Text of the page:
2 medium cloves garlic, minced
2 teaspoons cornstarch
1 teaspoon Shaoxing wine
1 teaspoon toasted sesame oil
1 teaspoon vegetable, peanut, or canola oil
1/4 teaspoon sugar
1/4 teaspoon ground white pepper
For the Dough:
1 cup plus 6 tablespoons all-purpose flour, plus more for dusting
2 tablespoons cornstarch
1/4 teaspoon kosher salt
1 tablespoon sugar
1 1/2 teaspoons baking powder
1 1/4 teaspoons dry yeast
1/2 cup lowfat or whole milk
Vegetable, peanut, or canola oil, for greasing and cooking
For the Pork Filling: Place Napa cabbage in a bowl, add salt, and mix until slightly wilted, about 1 minute. Let stand at room temperature for 10 minutes. Squeeze cabbage of excess water and return to bowl.
Place pork belly in a food processor and process until finely ground. Add Napa cabbage, shiitake mushrooms, scallion, garlic, and pulse 2 times until incorporated. Transfer to a large bowl.
Add cornstarch, Shaoxing wine, sesame oil, vegetable oil, sugar, and white pepper powder to the ground pork. Mix well and set aside in the refrigerator. The filling can be made a day ahead.
For the Dough: In a large bowl, mix flour, cornstarch, salt, sugar, baking powder, and yeast together. Warm milk in a microwave, about 30 seconds. Stir half of the milk into the flour, combine with a spatula, then stir in the remaining milk until thoroughly combined. Knead until dough comes together, about 5 to 10 seconds. Transfer dough to a clean work surface and knead until the dough is smooth. Grease a bowl with oil, transfer the dough to the bowl, and cover with plastic wrapper. Let rest for 30 minutes.
To Assemble the Buns: Transfer dough to a lightly floured work surface. Cut dough into 4 equal parts. Roll out one portion of dough into a 6-inch snake, and cut into 6 equal pieces. Roll each piece of dough into a ball, flatten it with the palm of your hand, and roll the dough out with a small rolling pin until it is about 3 1/2 inches in diameter.
Place about 1 tablespoon of the pork filling in the center of the dough round. Fold the dough up and around the filling, pleating and pinching around the top until sealed.
Place finished buns on a lightly greased plate, cover plate loosely with plastic wrap, and let rest at room temperature for 10 minutes. The buns can be frozen at this point by spreading them on a parchment-lined baking sheet dusted with flour and freezing; transfer frozen buns to a zipper-lock bag for long-term freezer storage.
To cook fresh buns, heat 1 teaspoon oil in a non-stick skillet over medium-high heat until shimmering. Place the buns in the pan, leaving 1/2 inch of space between each bun (work in batches if necessary). Pan-fry the buns until they start to turn lightly golden brown on the bottom, about 25 seconds. Pour 1/4 cup water into the skillet and cover immediately. Cook until the water completely evaporates, about 5 minutes. Turn off the heat and leave the lid on the pan until the sizzling stops, about 30 seconds. Remove the lid, plate the buns, and serve immediately.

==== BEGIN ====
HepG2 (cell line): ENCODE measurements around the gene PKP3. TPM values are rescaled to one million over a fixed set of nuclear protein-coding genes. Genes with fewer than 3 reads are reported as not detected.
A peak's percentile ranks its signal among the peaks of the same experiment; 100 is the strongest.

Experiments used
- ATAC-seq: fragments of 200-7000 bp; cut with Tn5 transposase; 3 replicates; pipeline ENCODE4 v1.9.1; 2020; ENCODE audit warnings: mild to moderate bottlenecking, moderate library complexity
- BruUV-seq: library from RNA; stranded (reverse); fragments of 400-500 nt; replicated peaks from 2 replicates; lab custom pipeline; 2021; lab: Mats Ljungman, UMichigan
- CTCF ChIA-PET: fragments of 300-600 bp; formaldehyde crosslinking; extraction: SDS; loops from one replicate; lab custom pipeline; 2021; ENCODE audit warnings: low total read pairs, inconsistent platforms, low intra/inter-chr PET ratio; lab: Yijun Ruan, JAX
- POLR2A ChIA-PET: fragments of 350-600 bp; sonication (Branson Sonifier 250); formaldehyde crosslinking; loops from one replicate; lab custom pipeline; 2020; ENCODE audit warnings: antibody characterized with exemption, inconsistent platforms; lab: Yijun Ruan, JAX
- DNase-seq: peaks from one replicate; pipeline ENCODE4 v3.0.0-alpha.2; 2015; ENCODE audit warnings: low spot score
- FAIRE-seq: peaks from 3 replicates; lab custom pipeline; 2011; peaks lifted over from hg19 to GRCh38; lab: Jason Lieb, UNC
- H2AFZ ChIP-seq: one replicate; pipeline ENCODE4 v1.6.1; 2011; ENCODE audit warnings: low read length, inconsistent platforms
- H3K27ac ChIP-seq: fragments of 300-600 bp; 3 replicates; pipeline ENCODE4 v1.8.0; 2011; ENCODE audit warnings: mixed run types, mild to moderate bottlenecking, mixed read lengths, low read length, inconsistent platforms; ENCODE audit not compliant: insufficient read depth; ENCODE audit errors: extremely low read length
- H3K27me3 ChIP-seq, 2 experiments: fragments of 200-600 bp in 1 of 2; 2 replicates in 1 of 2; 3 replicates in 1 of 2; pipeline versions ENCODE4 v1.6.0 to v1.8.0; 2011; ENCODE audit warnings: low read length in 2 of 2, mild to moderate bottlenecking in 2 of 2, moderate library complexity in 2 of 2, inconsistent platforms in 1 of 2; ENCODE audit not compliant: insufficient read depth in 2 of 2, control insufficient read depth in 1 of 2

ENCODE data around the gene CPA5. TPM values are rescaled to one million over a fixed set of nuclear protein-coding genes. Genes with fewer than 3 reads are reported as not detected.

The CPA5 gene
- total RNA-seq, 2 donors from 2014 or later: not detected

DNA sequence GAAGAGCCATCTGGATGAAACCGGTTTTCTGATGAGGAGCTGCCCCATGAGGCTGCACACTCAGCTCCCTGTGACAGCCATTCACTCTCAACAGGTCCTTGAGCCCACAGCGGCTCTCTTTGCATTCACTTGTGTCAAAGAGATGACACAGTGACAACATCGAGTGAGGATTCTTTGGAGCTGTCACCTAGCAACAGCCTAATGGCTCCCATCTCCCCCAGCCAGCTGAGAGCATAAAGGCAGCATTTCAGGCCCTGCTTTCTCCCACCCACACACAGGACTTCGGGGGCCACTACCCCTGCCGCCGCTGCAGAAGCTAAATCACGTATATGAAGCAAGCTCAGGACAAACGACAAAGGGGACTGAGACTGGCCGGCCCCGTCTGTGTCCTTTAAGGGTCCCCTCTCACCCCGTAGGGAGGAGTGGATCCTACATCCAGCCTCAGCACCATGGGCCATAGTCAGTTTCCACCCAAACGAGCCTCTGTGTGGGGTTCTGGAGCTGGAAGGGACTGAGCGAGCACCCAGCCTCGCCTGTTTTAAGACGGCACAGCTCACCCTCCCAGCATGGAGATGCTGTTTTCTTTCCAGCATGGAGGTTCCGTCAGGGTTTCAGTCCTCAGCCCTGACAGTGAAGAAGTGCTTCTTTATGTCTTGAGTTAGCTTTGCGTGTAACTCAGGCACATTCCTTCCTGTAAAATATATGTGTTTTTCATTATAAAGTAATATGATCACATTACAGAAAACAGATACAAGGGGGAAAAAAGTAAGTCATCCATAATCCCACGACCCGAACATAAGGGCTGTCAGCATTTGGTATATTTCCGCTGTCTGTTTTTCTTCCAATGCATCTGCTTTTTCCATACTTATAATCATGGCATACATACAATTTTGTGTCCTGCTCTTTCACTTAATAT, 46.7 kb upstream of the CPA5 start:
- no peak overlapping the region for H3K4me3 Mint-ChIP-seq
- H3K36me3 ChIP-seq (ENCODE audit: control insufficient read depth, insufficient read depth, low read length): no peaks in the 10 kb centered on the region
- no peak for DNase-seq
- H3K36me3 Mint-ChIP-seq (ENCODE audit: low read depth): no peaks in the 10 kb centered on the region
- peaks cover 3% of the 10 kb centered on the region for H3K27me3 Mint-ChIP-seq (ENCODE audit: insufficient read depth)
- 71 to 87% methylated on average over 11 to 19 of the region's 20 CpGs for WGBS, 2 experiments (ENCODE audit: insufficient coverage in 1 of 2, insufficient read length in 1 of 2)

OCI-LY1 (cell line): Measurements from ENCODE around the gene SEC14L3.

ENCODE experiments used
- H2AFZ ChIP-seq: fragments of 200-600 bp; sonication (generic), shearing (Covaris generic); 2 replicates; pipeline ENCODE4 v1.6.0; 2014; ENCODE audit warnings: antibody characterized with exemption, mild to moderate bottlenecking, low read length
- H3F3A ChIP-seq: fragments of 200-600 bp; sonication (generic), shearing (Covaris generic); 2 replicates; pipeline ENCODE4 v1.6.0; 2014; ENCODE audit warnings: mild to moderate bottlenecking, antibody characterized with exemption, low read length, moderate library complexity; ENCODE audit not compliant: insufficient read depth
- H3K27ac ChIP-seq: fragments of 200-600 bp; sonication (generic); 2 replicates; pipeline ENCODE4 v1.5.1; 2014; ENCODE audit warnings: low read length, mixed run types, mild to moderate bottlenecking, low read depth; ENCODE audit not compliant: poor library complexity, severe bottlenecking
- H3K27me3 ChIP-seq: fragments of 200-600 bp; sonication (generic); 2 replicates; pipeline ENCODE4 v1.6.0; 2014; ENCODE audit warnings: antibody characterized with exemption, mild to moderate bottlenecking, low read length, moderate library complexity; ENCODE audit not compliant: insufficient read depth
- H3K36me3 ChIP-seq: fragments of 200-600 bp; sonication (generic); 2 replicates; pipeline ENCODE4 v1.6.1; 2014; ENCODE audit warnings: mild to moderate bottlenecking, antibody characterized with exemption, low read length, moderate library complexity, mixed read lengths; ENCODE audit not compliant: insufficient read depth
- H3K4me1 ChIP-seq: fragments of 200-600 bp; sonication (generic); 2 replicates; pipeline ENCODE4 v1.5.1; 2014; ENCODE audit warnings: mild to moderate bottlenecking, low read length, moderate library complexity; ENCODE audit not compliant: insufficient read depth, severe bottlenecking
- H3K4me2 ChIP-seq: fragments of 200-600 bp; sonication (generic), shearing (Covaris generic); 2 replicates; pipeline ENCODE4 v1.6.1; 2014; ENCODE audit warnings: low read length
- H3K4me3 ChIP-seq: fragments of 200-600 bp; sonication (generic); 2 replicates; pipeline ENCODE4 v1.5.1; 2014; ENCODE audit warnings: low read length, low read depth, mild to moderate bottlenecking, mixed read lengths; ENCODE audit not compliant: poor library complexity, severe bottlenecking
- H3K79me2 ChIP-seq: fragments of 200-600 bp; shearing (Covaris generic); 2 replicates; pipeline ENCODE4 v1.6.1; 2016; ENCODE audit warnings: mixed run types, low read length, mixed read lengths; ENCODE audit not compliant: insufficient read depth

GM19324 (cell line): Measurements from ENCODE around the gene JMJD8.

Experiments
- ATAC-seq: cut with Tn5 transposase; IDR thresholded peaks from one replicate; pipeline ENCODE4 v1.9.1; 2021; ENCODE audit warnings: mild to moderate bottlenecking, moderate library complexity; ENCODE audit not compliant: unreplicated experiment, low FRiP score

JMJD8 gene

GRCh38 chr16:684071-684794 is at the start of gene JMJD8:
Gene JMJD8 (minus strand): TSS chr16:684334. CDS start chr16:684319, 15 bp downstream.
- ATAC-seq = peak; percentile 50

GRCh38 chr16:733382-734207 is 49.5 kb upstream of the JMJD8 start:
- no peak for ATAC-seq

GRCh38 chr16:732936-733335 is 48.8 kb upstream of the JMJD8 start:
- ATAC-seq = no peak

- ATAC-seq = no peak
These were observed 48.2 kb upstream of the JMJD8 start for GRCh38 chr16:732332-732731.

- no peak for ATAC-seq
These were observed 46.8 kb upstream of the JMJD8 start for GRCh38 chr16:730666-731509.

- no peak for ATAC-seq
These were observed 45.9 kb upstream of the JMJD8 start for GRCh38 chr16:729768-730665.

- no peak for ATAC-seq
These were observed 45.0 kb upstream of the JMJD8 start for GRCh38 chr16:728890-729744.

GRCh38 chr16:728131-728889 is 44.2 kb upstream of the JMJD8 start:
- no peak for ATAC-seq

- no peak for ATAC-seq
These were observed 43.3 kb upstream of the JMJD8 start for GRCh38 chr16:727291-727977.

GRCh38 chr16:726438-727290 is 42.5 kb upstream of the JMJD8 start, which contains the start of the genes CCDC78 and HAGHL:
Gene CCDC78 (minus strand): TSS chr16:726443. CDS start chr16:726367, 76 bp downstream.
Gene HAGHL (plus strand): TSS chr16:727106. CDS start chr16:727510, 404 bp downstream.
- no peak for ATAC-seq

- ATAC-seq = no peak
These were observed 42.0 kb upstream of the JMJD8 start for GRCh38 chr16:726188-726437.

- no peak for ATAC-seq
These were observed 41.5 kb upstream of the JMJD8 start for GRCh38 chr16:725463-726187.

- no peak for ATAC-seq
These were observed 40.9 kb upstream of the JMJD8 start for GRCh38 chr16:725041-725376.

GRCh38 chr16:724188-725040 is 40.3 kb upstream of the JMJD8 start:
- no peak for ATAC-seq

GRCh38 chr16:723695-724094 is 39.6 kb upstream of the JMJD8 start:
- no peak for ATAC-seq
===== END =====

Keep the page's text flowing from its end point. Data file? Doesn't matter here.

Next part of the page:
To cook frozen buns, heat 1 teaspoon oil in a non-stick skillet over medium-high heat until shimmering. Place the frozen buns in the pan, leaving 1/2 inch of space between each bun (work in batches if necessary). Pan-fry the buns until they start to turn lightly golden brown on the bottom, about 25 seconds. Pour 1/4 cup water into the skillet and cover immediately. Cook until the water completely evaporates, about 7 minutes. Turn off the heat and leave the lid on the pan until the sizzling stops, about 30 seconds. Remove the lid, plate the buns, and serve immediately.
Food processor, rolling pin, nonstick skillet
Make-Ahead and Storage
The buns can be frozen after the room-temperature rest in Step 7 by spreading them on a parchment-lined baking sheet dusted with flour and transferring to the freezer. Once frozen, move the buns to a zipper-lock bag for long-term storage.
|Nutrition Facts (per serving)|
|Amount per serving|
|% Daily Value*|
|Total Fat 4g||6%|
|Saturated Fat 1g||7%|
|Total Carbohydrate 8g||3%|
|Dietary Fiber 0g||1%|
|Total Sugars 1g|
|Vitamin C 0mg||2%|
|*The % Daily Value (DV) tells you how much a nutrient in a food serving contributes to a daily diet. 2,000 calories a day is used for general nutrition advice.|